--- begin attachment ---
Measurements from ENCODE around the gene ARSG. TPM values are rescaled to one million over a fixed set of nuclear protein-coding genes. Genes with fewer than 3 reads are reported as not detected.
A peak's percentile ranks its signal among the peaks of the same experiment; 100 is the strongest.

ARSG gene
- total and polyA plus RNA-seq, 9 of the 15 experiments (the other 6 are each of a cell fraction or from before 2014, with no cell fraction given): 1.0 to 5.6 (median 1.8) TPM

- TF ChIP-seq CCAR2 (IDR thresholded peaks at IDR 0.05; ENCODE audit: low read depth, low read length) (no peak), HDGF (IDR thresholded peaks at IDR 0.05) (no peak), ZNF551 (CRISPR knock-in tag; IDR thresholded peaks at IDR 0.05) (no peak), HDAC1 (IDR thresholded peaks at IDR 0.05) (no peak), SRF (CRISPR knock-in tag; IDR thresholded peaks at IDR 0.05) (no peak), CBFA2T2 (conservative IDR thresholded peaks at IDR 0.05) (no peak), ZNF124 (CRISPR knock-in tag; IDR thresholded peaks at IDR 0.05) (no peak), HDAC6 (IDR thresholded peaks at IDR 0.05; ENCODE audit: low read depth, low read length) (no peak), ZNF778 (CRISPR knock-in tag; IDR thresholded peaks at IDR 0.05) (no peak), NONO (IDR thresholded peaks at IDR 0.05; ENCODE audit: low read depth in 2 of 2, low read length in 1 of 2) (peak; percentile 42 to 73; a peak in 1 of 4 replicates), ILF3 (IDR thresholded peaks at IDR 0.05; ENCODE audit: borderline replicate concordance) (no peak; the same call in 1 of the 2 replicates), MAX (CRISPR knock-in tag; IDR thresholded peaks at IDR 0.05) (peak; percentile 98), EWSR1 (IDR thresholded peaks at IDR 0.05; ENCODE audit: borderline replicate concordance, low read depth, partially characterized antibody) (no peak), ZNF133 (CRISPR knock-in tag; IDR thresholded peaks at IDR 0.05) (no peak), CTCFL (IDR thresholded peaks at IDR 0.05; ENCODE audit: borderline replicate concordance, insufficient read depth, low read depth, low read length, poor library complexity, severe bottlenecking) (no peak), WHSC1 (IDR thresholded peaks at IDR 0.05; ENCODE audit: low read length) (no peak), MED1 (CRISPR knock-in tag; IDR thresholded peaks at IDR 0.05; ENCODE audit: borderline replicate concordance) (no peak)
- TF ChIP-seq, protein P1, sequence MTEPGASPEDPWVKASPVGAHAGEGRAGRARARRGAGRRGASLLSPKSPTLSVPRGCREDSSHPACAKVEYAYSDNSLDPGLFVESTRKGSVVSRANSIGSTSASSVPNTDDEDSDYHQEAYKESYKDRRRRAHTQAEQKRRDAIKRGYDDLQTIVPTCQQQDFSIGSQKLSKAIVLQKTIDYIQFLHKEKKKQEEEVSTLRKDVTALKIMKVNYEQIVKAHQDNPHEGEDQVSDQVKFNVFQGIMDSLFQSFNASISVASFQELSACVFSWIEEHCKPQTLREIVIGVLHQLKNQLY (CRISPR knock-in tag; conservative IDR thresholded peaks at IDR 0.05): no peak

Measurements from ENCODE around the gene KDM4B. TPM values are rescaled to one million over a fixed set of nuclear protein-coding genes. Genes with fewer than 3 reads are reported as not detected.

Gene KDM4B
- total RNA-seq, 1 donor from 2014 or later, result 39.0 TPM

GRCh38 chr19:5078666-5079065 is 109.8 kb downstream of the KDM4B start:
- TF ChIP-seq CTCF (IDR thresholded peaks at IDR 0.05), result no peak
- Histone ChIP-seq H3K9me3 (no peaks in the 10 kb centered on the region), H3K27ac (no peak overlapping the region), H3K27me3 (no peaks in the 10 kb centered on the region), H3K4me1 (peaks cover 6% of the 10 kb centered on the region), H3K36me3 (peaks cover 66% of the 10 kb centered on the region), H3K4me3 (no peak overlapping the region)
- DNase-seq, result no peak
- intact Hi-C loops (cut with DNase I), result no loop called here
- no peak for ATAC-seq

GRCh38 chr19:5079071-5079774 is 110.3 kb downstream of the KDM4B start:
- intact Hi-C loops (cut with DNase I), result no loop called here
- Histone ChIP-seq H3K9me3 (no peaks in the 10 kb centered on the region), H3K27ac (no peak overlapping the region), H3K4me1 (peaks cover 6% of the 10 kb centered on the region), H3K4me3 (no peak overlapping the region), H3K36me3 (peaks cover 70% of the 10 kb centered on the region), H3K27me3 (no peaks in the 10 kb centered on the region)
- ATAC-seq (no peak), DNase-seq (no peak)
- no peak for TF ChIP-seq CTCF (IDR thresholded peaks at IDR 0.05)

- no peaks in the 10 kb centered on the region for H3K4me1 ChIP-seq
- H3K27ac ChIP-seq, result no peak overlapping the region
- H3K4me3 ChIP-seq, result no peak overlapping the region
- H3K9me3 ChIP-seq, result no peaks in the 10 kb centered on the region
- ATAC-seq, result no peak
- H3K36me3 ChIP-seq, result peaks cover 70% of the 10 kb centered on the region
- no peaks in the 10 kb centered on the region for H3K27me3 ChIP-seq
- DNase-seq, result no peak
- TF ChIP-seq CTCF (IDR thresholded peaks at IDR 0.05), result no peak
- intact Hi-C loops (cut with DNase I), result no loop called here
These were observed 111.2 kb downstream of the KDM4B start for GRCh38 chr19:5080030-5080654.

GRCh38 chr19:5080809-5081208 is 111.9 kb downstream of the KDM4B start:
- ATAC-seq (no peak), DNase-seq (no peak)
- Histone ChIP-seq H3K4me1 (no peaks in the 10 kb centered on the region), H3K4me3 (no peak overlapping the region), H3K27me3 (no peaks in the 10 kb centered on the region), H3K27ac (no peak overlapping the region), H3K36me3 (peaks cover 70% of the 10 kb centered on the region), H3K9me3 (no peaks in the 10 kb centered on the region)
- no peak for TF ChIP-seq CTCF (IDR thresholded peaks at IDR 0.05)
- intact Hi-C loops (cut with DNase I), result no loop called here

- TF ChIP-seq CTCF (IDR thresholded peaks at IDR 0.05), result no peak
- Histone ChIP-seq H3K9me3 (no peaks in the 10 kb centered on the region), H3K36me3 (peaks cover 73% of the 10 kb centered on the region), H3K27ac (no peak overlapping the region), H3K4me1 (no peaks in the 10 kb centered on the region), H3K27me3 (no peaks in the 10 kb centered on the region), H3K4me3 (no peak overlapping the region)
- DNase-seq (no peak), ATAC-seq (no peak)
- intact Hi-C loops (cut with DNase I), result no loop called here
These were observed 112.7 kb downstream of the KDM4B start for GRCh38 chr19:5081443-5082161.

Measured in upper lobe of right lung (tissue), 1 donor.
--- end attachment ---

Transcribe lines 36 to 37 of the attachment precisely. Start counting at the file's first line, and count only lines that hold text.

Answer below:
- intact Hi-C loops (cut with DNase I), result no loop called here

- TF ChIP-seq CTCF (IDR thresholded peaks at IDR 0.05), result no peak